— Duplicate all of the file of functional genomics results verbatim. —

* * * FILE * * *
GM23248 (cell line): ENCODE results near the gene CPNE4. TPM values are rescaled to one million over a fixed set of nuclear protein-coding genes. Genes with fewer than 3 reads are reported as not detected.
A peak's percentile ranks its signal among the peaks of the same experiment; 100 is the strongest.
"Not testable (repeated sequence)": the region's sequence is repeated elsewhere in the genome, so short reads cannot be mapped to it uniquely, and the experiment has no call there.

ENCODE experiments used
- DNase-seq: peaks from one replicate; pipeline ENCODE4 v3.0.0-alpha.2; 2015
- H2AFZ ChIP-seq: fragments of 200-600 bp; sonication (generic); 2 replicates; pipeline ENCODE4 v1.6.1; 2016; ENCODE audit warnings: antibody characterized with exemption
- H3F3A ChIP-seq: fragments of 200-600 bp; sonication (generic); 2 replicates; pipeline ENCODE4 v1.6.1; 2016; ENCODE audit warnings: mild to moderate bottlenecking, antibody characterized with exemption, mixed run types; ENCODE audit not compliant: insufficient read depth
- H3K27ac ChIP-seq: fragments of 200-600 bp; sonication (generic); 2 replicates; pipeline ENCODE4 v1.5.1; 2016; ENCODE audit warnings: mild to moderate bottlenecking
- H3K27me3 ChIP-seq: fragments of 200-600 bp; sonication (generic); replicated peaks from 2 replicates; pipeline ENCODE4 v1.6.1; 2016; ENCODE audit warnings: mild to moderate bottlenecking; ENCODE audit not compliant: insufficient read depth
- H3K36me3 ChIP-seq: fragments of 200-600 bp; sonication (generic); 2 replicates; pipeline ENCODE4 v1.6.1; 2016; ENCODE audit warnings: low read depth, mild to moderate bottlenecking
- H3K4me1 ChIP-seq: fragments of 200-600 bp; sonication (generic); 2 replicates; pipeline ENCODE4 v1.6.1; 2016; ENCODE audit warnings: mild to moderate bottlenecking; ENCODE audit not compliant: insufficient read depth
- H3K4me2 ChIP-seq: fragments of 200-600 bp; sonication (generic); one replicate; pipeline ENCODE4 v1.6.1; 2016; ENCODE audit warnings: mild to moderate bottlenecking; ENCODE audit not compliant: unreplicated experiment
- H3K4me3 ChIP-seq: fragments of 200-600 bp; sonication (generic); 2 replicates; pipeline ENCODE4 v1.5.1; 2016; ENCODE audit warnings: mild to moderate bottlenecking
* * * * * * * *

GM23248 (cell line): ENCODE results near the gene CPNE4. TPM values are rescaled to one million over a fixed set of nuclear protein-coding genes. Genes with fewer than 3 reads are reported as not detected.
A peak's percentile ranks its signal among the peaks of the same experiment; 100 is the strongest.
"Not testable (repeated sequence)": the region's sequence is repeated elsewhere in the genome, so short reads cannot be mapped to it uniquely, and the experiment has no call there.

ENCODE experiments used
- DNase-seq: peaks from one replicate; pipeline ENCODE4 v3.0.0-alpha.2; 2015
- H2AFZ ChIP-seq: fragments of 200-600 bp; sonication (generic); 2 replicates; pipeline ENCODE4 v1.6.1; 2016; ENCODE audit warnings: antibody characterized with exemption
- H3F3A ChIP-seq: fragments of 200-600 bp; sonication (generic); 2 replicates; pipeline ENCODE4 v1.6.1; 2016; ENCODE audit warnings: mild to moderate bottlenecking, antibody characterized with exemption, mixed run types; ENCODE audit not compliant: insufficient read depth
- H3K27ac ChIP-seq: fragments of 200-600 bp; sonication (generic); 2 replicates; pipeline ENCODE4 v1.5.1; 2016; ENCODE audit warnings: mild to moderate bottlenecking
- H3K27me3 ChIP-seq: fragments of 200-600 bp; sonication (generic); replicated peaks from 2 replicates; pipeline ENCODE4 v1.6.1; 2016; ENCODE audit warnings: mild to moderate bottlenecking; ENCODE audit not compliant: insufficient read depth
- H3K36me3 ChIP-seq: fragments of 200-600 bp; sonication (generic); 2 replicates; pipeline ENCODE4 v1.6.1; 2016; ENCODE audit warnings: low read depth, mild to moderate bottlenecking
- H3K4me1 ChIP-seq: fragments of 200-600 bp; sonication (generic); 2 replicates; pipeline ENCODE4 v1.6.1; 2016; ENCODE audit warnings: mild to moderate bottlenecking; ENCODE audit not compliant: insufficient read depth
- H3K4me2 ChIP-seq: fragments of 200-600 bp; sonication (generic); one replicate; pipeline ENCODE4 v1.6.1; 2016; ENCODE audit warnings: mild to moderate bottlenecking; ENCODE audit not compliant: unreplicated experiment
- H3K4me3 ChIP-seq: fragments of 200-600 bp; sonication (generic); 2 replicates; pipeline ENCODE4 v1.5.1; 2016; ENCODE audit warnings: mild to moderate bottlenecking